The Debate: Reusable vs Disposable

According to the supporters of disposable diapers, they found out that reusable nappies are not exactly good for the climate, because of the energy that is put to keep them hygienically clean. This report was later called bogus for the research report being too confusing. However, there are many companies that have started producing biodegradable diapers, by using plant-based materials instead of polyacrylate stuffing, artificial dyes, toxic materials, and plastics. Nevertheless, the higher price for these diapers are due to the manufacturing costs that exist, there are people buying it as they know their child won’t be affected by any chemical content and also they are doing their part in helping the environment. If you can’t digest the high price for these biodegradable diapers, the reusable cloth diapers are the solution to disposable ones. Reusable cloth diapers came a long way since they were actually used earlier during our childhood days. The image of the cotton cloth sheet held on with safety pins is no longer there as they have updated it with contours, velcro or snaps and leak protection, all while having some pretty and stylish prints on it. These diapers are more breathable and do not require to be soaked before washing.

It is not wrong to agree that reusable cloth diapers came a long way since their creation and all you need to do now is to shake the solids from the diaper and throw them in the washing machine and after two wash, it is new as before.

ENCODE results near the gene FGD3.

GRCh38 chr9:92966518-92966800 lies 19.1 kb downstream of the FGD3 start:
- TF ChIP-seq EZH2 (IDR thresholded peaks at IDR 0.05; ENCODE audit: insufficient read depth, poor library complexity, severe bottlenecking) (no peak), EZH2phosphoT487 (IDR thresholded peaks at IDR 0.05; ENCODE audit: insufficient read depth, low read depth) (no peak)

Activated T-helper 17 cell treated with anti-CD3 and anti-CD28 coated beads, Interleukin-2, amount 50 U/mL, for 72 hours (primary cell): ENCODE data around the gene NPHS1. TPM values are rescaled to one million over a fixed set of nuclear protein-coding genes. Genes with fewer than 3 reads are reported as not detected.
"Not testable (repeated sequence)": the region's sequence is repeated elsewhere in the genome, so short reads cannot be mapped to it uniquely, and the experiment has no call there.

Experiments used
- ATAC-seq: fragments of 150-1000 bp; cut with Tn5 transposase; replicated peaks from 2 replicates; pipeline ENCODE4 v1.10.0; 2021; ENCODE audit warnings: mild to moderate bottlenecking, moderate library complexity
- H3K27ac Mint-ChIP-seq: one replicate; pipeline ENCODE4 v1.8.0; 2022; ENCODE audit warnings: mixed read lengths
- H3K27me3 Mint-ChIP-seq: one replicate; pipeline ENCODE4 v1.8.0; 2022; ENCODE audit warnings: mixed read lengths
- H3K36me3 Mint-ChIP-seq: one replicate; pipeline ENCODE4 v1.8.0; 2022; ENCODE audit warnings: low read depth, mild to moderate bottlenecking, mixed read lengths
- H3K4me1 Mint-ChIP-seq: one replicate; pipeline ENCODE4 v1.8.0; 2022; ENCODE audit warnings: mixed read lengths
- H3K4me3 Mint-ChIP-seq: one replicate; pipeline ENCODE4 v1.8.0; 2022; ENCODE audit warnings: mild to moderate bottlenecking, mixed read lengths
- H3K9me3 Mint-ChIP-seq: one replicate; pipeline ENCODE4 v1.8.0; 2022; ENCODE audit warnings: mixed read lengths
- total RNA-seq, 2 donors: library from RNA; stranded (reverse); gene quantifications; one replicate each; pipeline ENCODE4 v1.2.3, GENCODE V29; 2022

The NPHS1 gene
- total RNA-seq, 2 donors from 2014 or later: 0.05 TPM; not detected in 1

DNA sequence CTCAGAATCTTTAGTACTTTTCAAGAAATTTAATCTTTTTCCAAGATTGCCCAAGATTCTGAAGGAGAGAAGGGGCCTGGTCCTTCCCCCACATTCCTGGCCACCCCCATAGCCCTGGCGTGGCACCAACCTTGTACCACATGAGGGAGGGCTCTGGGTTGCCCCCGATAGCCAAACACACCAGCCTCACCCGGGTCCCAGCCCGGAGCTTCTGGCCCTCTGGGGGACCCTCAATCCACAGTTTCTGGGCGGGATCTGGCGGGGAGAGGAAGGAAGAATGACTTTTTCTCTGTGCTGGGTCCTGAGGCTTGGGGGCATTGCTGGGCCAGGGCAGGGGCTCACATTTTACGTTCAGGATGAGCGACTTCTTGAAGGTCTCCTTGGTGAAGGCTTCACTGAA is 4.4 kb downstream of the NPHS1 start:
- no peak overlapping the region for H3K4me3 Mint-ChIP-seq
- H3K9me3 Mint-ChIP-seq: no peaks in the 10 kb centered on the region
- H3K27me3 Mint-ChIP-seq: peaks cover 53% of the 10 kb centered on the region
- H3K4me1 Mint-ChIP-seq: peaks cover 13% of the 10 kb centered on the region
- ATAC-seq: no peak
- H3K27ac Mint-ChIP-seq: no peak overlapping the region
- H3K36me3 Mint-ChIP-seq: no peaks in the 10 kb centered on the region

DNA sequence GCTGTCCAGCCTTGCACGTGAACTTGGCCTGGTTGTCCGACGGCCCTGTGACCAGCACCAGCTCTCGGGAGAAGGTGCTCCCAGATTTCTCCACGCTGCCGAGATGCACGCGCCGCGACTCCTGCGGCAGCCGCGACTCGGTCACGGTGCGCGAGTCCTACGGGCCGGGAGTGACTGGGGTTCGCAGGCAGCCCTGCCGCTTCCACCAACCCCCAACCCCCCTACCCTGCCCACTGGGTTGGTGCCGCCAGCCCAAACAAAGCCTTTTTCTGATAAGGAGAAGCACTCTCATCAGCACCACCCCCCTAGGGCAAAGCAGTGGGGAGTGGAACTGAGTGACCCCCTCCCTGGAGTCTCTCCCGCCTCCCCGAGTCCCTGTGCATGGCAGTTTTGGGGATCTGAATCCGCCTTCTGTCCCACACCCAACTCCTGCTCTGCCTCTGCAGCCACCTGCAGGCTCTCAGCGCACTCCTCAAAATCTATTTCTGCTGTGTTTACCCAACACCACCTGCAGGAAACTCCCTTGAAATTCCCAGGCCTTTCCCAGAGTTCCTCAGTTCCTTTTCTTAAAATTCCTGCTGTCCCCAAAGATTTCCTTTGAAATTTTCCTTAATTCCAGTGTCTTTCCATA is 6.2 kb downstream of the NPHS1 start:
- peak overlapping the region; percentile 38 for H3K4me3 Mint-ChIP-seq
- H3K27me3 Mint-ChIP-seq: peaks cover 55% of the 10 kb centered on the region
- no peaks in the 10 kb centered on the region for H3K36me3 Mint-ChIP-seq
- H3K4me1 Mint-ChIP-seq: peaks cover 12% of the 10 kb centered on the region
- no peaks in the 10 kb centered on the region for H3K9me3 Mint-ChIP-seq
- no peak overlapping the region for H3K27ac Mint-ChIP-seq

So what’s your take? Reusable or disposable, let us know in the comment section!

What Role Does A Land Management Consultant Play in Sustainable Development?

We are constantly being told about various land conservation and sustainable development drives being carried, and famous land management consultants being called in to give their opinion. Have you ever wondered what exactly IS a Land Management Consultant, and what precise role they play? Since I was curious, I decided to dig deeper, and met with the folks over at Land Management Systems in Ringwood to see how they could enlighten me.

The first question I had was – what is a Land Management Consultant? While the job title seems pretty self-explanatory, it involves a lot more than just looking at a plot of land and deciding what you can and can’t do with it. Whether it’s a piece of land being considered for protection or a long-held parcel in need of a management plan, a Land Management Consultant needs to develop a thorough understanding of flora and fauna to offer detailed recommendations for maximizing its potential in a sustainable way.

It’s a career path that suits those who shudder at the idea of spending time in an office. If you prefer fields to filing, you meet one of the criteria for a career in land management.